More chicken, pork and vegetables to be produced in Seychelles with support of new programme
The programme supports local plans for both local and regional opportunities in the agricultural sector. (Gerard Larose, Seychelles Tourism Board)
(Seychelles News Agency) - Seychelles is expected to increase production of chicken, pork and 15 varieties of vegetables with the support of a regional initiative on food and nutrition security.
The details of this initiative, the Indian Ocean Commission Regional Programme for Food Security and Nutrition, or PRESAN, were unveiled Friday at the Ministry for Fisheries and Agriculture. PRESAN is being supported by the Food and Agriculture Organisation (FAO).
Antoine Moustache, the principal secretary for agriculture and focal point for the initiative in Seychelles, said the programme supports local plans for both local and regional opportunities – commercially - in the agricultural sector.
“We need to see how we can increase local products. We will use our comprehensive agriculture plan launched recently to move forward with the support of PRESAN. The plan has three specific targets, two for meat productions – pork and chicken – and a third target for other agricultural products,” explained Moustache.
|A poultry farm on Denis Island. (Seychelles Nation) Photo License: CC-BY|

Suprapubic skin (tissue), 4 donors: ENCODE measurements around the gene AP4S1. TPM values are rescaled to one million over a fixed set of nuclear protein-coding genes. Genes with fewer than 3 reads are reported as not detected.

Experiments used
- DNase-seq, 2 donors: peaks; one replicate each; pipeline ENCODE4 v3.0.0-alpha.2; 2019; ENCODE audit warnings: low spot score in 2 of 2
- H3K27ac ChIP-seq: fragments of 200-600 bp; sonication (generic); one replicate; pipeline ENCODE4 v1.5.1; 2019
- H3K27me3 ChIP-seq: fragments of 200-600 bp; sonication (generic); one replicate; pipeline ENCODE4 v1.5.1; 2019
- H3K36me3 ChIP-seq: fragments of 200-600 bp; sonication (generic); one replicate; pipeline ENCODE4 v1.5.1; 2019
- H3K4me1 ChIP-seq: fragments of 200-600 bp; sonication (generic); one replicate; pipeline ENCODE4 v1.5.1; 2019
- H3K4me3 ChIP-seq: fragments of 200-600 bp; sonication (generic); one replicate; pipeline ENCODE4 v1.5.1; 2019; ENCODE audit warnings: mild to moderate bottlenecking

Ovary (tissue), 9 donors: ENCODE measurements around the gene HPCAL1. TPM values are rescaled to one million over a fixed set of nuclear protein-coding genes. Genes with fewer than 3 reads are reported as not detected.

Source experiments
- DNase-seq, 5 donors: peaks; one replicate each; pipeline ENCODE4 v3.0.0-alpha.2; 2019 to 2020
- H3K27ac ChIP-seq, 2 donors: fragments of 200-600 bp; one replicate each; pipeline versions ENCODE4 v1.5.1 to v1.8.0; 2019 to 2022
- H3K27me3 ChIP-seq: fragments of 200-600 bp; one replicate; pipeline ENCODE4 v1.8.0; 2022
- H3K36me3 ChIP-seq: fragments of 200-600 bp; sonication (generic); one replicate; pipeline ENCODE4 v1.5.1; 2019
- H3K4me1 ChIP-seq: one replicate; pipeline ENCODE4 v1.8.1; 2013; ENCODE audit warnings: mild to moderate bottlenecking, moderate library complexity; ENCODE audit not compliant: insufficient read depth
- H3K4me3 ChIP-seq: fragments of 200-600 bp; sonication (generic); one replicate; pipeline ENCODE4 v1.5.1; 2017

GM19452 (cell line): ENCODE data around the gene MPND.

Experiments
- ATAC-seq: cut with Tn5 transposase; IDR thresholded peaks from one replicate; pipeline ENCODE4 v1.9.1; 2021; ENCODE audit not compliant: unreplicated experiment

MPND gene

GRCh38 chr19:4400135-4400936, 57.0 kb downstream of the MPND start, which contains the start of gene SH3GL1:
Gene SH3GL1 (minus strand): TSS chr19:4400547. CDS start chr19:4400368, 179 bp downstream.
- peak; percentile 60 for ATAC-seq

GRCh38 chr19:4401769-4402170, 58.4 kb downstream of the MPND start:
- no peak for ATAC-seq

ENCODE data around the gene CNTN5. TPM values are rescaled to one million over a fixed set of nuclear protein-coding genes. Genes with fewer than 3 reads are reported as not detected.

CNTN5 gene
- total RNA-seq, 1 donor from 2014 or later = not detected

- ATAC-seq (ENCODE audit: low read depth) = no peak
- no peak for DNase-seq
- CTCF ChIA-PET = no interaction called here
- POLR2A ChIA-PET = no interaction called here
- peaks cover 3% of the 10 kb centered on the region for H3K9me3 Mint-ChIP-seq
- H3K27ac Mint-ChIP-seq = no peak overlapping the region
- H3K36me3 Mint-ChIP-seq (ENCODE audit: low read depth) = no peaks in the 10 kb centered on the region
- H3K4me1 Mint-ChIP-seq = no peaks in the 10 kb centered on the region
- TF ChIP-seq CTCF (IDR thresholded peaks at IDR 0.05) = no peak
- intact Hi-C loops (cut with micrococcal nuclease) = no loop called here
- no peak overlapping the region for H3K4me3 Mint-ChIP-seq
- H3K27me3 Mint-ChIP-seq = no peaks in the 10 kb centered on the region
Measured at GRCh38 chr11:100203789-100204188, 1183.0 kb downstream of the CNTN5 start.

According to Moustache with these targets by 2021, 50 percent of chicken and pork consumed should be locally produced. The plan also allows for possibilities for importation and exportation of agricultural products amongst the Indian Ocean islands.
“Once we have achieved these targets, we will then explore what we, as Seychelles can buy from the other islands. Rice, for instance, is produced in Madagascar – which also has the most fertile land for agriculture in the region,” said Moustache who added that carrots, onions and beef are other products which can be sourced in the region.
PRESAN is the fruit of the Indian Ocean Commission initiative whose member states have made food and nutrition security a political priority. The ambitious programme developed with the assistance of FAO is designed for producers, consumers, the private sector and more generally to increase and improve trade in agricultural and food products in the Indian Ocean region by reducing trade and nutritional deficits.
Catherine Rakotomanga, director of the IOC Regional Unit for Food Security and Nutrition (COI-URSAN), which was created to facilitate the implementation of the regional programme, said PRESAN “supports each country to firstly ensure food and nutrition security of its people and secondly encourages the exportation of the surplus.”
Rakotomanga, who is based in Madagascar, added that this can be done only after “establishing a quality of standards, availability of infrastructures for exportation and agreements between member states.”
Moustache added that with Seychelles – a group of 115 islands in the western Indian Ocean – geared towards aquaculture, there is a possibility for exportation of bycatch to other islands.
Moustache said that currently 60 percent of the agriculture land of the island nation are underutilised, and hopes with the island nation's comprehensive plan this situation can be reversed.